For Hegel and his fellow Neoplatonists, the completion of the process of emanation and return to the most profound unity entails the fullest consciousness and activity.13 Given his stated aim to cognise the only object of philosophy – God, Hegel’s acknowledgement of what previous Neoplatonists achieved in this regard could not be more significant

the dialectic is none other than the activity or vitality of what thinks itself within itself. The Neoplatonists look upon this connection as exclusively metaphysical, and through it they have come to cognitive knowledge of theology, the unfolding of the mysteries of the divine essence.14



1. Hegel, Aesthetics – Lectures on Fine Art, vol. I, op. cit., 534
2. Henry, ‘The Place of Plotinus in the History of Thought,’ op. cit., li
3. Chlup, Proclus, An Introduction, op. cit., 261
4. Hegel, Lectures on the History of Philosophy 1825-6, op. cit., vol. I, 230
5. Plotinus, The Enneads (Abridged), op. cit., V.8.12
6. ‘each of us is an Intellectual Cosmos,’ Plotinus, The Enneads (Abridged), op. cit,. 169; ‘(human nature) enfolds intellectual and sensible nature and encloses all things within itself, so that the ancients were right in calling it a microcosm, or a small world.’ Nicholas of Cusa, De docta ignorantia (‘On Learned Ignorance’), 1440, in Nicholas of Cusa On Learned Ignorance, A Translation and an Appraisal of De Docta Ignorantia, Trans., Jasper Hopkins, The Arthur J. Banning Press, Minneapolis, 1990, 3-151, III,3,198; ‘Outside there is the natural world; inwardly there is our world, where we are,’ Hegel, Lectures on the Philosophy of Religion, vol. I, op. cit., 258; ‘the world…of consciousness,’ Hegel, Hegel’s Logic, op. cit., 8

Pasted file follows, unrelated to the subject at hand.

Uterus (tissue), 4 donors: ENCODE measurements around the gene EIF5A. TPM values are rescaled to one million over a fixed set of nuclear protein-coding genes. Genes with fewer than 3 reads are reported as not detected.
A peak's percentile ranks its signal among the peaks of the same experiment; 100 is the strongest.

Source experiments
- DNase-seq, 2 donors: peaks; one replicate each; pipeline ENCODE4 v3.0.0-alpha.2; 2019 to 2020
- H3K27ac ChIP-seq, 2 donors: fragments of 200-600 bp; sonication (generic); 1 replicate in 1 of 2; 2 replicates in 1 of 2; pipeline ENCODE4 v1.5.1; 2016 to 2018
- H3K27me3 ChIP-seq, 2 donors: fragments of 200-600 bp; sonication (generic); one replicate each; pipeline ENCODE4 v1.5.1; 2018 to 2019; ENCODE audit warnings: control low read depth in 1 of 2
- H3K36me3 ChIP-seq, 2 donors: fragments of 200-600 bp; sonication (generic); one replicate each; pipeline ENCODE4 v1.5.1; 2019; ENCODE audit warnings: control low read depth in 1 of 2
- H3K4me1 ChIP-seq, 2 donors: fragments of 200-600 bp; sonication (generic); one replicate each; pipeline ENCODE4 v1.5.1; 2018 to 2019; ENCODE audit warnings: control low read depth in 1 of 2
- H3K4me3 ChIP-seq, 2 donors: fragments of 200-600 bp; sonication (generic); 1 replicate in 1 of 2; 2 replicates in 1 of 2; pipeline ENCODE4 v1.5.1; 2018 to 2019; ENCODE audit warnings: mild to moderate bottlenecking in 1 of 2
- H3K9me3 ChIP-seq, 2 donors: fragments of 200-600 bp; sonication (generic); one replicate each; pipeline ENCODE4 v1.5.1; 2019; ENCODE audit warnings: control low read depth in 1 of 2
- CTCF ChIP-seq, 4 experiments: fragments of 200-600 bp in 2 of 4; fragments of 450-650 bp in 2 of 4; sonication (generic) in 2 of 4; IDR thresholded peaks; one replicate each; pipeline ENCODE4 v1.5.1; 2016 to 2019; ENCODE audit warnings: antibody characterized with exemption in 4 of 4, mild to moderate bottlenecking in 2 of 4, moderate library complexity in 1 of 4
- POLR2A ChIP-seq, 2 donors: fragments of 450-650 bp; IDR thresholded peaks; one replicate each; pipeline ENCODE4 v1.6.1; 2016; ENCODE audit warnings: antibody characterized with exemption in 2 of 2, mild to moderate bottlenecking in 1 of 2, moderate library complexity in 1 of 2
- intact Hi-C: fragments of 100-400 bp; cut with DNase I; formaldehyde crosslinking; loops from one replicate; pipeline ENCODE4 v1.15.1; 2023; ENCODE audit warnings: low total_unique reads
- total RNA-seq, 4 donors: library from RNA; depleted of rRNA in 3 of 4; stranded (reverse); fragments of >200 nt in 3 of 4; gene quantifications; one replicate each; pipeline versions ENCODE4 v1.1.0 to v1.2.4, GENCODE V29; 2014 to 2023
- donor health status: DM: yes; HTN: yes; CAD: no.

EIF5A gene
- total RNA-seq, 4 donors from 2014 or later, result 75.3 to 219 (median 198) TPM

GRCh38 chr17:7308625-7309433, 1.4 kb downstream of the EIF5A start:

7. Plotinus, The Enneads (Abridged), op. cit., VI.8.15
8. Nicholas of Cusa, De quaerendo Deum (‘On Seeking God’), 1445, in A Miscellany on Nicholas of Cusa, Trans., Jasper Hopkins, The Arthur J. Banning Press, Minneapolis, 1994, 314-330, III, 44
9. Hegel, Lectures on the History of Philosophy 1825-6, vol. I, op. cit., 50; ‘(Spirit) seeks to…fulfil and realise its own true nature…just as the seed bears within it the whole nature of the tree and the taste and form of its fruits, so also do the the first glimmerings of spirit contain virtually the whole of history,’ Hegel, Lectures on the Philosophy of World History, Introduction: Reason in History, op. cit., 53. Another Neoplatonist, Bergson, whose philosophy influenced some of the most creative artists and writers of the first half of the twentieth century wrote in Creative Evolution ‘…life is tendency, and the essence of a tendency is to develop in the form of a sheaf, creating, by its very growth, divergent directions among which its impetus is divided.’ In H. Larrabee, ed. Selections from Bergson. New York, 1949, 72.
10. ‘Mind is just this elevation…above the material,’ Hegel, Hegel’s Philosophy of Mind, op, cit., 179
11. Hegel, Lectures on the History of Philosophy 1825-6, op. cit., vol. III, 111; ‘(the soul) can be an object of consciousness to itself. …(in Neoplatonism) the ‘self’ which is thus known is not an isolated individual, but contains in potentia the whole range of reality. …to know the self truly is to know it as actually one though potentially all things, and thus as divine,’ Dodds’ commentary, Proclus, The Elements of Theology, op, cit., 203
12. Hegel, Hegel’s Philosophy of Mind, op, cit., 165
13. A.H.Armstrong in Plotinus, Enneads, Trans., A.H.Armstrong, William Heinemann, London, 1966-1988, vol. I, xxvii
14. Hegel, Lectures on the History of Philosophy 1825-6, op. cit., vol. II, 207